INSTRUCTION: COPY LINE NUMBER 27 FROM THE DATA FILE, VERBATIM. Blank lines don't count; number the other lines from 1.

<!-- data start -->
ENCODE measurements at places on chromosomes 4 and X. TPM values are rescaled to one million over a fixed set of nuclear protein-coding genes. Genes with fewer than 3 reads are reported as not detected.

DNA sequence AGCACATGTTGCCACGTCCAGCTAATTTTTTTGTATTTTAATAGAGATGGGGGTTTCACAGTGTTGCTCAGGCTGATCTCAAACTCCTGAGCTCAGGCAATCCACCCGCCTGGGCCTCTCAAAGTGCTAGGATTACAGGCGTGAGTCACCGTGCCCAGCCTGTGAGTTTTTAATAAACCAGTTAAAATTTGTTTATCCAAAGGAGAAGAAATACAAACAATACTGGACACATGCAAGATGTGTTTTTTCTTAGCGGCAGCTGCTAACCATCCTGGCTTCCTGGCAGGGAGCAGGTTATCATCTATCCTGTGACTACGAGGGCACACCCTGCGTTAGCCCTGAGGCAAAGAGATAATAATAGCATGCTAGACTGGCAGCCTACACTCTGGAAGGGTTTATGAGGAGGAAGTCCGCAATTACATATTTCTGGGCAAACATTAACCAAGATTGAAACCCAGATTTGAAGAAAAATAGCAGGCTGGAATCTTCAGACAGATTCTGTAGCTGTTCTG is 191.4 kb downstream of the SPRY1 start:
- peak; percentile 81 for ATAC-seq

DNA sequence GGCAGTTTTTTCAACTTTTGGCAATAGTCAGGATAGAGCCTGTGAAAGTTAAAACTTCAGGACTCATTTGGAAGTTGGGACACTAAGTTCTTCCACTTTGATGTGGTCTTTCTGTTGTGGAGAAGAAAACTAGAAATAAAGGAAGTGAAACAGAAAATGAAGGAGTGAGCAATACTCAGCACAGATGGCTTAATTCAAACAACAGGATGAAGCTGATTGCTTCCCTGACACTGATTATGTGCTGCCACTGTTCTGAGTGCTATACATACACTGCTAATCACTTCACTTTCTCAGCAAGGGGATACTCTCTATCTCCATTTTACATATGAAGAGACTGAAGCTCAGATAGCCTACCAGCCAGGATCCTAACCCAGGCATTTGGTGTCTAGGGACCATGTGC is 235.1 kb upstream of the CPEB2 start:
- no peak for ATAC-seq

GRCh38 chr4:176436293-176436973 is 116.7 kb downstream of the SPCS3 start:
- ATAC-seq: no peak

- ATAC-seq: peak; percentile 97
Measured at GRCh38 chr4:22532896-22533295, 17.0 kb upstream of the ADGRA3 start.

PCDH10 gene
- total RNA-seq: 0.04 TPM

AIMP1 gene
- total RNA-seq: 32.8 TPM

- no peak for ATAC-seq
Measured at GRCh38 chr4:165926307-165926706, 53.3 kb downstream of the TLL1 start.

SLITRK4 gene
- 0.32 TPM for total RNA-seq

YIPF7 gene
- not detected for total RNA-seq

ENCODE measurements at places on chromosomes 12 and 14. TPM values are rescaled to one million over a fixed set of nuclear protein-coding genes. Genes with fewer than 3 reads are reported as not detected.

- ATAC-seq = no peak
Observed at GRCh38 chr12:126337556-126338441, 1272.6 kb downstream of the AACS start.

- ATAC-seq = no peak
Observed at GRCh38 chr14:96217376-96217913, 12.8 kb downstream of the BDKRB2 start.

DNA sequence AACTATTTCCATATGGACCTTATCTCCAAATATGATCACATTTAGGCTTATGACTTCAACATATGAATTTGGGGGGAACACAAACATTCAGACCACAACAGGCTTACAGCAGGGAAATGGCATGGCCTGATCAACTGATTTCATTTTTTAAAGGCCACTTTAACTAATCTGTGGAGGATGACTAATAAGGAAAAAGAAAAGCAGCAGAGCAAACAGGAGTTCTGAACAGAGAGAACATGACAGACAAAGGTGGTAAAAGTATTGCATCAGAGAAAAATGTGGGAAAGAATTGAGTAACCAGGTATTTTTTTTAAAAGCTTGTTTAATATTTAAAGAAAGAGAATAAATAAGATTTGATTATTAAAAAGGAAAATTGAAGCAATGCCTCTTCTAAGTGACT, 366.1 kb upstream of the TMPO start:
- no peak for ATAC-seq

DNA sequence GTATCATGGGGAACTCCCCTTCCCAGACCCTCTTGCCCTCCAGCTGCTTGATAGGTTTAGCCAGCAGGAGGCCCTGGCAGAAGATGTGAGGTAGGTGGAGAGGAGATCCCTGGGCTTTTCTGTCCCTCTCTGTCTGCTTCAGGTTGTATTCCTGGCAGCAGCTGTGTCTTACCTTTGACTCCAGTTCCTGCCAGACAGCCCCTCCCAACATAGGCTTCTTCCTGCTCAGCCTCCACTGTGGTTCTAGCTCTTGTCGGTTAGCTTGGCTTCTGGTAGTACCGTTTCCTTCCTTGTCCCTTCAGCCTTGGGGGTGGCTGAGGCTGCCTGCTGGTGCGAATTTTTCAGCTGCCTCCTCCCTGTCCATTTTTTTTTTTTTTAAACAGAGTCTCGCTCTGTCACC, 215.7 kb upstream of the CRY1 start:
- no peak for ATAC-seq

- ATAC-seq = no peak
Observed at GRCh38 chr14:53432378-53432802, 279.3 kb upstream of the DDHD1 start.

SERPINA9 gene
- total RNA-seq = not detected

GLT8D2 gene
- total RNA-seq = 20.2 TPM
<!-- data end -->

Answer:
DNA sequence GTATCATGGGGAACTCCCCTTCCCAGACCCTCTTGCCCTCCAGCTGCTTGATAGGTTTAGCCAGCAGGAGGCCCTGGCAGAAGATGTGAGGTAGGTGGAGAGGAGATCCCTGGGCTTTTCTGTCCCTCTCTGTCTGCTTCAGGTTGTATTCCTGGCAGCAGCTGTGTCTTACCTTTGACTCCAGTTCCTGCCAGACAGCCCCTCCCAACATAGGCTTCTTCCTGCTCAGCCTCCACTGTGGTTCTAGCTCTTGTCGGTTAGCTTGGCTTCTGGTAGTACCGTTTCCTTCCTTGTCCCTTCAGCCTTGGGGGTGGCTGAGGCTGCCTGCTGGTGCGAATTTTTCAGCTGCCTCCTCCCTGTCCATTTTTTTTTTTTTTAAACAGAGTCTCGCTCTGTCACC, 215.7 kb upstream of the CRY1 start: